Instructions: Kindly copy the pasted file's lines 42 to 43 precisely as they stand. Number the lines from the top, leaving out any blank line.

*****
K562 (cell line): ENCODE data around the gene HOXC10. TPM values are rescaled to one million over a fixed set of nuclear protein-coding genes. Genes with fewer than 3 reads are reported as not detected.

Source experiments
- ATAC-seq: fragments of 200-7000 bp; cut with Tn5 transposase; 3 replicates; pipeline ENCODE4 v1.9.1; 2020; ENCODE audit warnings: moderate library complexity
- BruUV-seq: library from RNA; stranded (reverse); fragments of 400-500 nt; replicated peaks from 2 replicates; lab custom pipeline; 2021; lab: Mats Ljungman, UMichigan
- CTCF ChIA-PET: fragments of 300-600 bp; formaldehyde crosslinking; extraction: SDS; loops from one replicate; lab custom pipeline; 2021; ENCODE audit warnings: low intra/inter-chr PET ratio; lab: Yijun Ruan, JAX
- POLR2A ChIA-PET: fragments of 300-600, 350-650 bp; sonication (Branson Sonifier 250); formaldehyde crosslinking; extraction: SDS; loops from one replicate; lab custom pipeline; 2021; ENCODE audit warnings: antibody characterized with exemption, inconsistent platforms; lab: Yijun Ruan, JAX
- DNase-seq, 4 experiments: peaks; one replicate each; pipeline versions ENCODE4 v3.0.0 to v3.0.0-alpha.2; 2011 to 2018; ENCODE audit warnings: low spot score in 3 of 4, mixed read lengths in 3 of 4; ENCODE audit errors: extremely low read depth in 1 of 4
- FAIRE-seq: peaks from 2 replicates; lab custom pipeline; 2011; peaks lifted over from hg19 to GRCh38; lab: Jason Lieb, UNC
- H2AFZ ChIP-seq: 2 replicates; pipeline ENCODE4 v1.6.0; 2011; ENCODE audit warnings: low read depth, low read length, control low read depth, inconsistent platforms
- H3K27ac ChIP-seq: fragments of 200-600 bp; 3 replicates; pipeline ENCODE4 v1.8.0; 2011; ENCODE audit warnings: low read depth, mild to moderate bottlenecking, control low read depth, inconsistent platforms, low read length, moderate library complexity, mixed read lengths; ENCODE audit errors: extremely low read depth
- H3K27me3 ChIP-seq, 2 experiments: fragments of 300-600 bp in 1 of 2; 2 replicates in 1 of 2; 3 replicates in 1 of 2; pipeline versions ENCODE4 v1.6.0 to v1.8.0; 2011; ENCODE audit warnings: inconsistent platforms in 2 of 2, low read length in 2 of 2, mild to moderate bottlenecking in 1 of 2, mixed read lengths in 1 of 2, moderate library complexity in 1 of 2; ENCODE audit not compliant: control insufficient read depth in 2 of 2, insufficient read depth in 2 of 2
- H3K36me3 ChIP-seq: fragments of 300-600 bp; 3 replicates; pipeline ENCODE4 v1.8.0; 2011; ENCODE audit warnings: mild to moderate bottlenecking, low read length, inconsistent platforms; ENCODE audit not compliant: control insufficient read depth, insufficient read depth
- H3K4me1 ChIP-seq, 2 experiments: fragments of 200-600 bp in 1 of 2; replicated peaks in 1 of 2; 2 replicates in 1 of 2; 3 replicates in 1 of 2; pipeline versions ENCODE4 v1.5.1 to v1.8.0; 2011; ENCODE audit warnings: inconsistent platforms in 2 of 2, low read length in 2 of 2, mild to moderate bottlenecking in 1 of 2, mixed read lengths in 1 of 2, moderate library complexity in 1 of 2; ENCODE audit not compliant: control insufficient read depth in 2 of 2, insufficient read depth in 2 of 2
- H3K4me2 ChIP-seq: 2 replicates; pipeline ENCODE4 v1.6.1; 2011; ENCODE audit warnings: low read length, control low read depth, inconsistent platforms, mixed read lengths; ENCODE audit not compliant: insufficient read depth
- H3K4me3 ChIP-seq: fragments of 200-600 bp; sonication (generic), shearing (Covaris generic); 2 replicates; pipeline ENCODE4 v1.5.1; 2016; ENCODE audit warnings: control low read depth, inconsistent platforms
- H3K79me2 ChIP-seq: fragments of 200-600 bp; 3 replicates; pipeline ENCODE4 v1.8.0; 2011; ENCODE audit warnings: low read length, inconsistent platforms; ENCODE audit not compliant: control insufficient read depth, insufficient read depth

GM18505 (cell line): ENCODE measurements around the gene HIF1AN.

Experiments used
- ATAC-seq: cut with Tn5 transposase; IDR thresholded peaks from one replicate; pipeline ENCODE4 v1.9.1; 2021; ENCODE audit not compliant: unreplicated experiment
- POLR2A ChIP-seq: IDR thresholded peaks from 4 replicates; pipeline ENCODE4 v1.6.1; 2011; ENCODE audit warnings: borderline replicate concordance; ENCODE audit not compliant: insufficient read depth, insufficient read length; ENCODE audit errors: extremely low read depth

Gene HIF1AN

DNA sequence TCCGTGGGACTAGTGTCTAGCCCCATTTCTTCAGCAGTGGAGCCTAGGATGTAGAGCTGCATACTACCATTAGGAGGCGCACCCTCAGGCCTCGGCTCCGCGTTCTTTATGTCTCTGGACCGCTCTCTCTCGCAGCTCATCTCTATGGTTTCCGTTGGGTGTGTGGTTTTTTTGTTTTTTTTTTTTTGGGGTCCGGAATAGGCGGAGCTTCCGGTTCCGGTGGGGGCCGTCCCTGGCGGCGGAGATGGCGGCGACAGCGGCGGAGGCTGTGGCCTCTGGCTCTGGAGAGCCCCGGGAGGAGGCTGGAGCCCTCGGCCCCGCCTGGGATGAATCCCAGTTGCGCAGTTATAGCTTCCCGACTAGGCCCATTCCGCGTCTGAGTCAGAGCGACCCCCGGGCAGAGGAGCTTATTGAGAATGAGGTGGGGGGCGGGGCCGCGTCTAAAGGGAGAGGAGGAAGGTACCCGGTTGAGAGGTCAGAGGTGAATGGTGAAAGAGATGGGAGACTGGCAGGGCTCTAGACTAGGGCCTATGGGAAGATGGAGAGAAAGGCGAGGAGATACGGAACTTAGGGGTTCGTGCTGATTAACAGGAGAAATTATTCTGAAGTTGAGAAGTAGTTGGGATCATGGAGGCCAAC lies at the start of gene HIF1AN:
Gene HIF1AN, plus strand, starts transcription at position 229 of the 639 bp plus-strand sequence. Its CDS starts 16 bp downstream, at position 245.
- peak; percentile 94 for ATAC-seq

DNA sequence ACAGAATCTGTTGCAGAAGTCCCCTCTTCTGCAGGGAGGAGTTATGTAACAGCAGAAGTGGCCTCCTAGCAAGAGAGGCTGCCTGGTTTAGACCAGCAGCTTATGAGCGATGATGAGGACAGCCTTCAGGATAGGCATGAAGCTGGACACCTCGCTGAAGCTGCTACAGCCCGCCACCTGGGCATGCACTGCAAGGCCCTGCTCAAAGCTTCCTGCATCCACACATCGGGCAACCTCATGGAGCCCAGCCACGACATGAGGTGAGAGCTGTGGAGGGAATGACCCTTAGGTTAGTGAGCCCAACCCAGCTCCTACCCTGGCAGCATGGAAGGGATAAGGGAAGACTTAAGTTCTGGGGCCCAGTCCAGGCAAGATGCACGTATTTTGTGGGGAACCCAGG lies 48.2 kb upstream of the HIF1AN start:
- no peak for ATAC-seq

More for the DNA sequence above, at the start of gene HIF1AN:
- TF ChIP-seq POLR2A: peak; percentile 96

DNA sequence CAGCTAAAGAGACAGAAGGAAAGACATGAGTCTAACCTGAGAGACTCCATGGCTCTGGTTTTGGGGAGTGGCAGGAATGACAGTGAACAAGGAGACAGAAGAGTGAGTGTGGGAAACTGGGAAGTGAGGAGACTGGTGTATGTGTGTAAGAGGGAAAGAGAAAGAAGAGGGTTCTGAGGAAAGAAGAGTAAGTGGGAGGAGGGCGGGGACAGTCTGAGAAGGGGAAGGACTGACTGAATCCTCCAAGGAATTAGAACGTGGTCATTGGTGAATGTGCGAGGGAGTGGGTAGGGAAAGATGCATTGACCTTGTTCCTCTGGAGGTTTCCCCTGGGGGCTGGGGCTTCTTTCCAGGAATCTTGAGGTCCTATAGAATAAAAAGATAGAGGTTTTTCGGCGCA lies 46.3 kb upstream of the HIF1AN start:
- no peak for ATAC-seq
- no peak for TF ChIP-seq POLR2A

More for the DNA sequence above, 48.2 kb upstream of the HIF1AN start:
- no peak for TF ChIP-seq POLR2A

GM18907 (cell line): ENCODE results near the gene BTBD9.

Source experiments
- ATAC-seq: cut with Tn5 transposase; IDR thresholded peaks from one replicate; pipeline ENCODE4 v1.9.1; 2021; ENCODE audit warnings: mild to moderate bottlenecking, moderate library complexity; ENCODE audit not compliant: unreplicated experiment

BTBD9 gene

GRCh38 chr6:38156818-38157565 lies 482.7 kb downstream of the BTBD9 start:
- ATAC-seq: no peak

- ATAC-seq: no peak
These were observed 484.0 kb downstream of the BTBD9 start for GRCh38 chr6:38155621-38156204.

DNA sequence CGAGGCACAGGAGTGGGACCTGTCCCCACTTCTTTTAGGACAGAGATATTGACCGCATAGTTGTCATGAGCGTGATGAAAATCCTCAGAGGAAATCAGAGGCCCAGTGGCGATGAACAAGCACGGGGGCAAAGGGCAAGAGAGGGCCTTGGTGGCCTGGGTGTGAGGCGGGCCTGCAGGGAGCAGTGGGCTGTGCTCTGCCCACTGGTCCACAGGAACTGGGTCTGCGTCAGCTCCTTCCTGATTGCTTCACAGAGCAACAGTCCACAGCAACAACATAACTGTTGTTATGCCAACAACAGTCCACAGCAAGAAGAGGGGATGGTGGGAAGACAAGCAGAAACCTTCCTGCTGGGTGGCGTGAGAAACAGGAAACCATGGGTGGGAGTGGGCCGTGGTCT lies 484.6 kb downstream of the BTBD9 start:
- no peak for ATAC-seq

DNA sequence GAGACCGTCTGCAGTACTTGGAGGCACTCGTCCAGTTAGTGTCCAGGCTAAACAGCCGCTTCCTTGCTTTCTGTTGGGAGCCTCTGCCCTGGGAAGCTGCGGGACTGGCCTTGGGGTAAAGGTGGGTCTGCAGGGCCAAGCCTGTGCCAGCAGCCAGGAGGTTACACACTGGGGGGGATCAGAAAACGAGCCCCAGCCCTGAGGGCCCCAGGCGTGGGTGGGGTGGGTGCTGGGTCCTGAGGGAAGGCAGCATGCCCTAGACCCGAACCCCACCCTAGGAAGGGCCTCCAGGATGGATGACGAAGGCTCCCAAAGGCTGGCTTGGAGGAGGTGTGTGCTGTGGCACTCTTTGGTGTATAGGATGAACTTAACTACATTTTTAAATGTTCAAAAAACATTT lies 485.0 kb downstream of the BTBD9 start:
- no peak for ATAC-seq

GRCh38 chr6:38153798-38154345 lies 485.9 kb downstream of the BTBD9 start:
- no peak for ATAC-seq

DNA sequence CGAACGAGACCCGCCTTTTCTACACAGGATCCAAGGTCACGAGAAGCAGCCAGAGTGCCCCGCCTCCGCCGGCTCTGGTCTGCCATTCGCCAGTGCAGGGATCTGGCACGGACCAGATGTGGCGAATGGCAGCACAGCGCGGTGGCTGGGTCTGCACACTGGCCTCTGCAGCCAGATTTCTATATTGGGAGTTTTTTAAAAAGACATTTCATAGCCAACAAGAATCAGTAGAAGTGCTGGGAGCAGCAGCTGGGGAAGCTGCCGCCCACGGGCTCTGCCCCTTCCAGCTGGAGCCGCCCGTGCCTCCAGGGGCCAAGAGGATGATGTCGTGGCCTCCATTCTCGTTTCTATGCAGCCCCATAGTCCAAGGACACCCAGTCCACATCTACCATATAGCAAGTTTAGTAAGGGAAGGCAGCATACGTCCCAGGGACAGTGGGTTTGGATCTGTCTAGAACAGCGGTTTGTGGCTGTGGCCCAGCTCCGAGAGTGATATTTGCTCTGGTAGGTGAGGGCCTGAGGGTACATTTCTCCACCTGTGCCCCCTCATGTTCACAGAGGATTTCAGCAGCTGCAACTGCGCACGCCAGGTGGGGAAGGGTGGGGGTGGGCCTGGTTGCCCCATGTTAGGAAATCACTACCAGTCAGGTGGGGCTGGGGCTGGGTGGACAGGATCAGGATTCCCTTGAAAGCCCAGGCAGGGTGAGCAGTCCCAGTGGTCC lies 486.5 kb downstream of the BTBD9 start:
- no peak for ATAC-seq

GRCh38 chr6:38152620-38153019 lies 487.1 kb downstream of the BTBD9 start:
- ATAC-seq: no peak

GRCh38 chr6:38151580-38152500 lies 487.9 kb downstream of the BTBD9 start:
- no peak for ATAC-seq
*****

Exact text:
DNA sequence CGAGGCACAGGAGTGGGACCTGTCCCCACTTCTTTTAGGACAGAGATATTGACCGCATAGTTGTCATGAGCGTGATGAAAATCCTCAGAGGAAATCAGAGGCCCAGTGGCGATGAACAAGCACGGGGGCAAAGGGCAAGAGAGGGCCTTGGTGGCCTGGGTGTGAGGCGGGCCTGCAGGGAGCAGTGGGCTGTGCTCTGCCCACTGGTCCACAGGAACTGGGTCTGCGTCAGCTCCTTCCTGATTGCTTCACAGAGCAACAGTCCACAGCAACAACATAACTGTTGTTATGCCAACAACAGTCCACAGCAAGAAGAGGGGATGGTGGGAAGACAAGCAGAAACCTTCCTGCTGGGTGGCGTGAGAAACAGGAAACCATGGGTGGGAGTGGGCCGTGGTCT lies 484.6 kb downstream of the BTBD9 start:
- no peak for ATAC-seq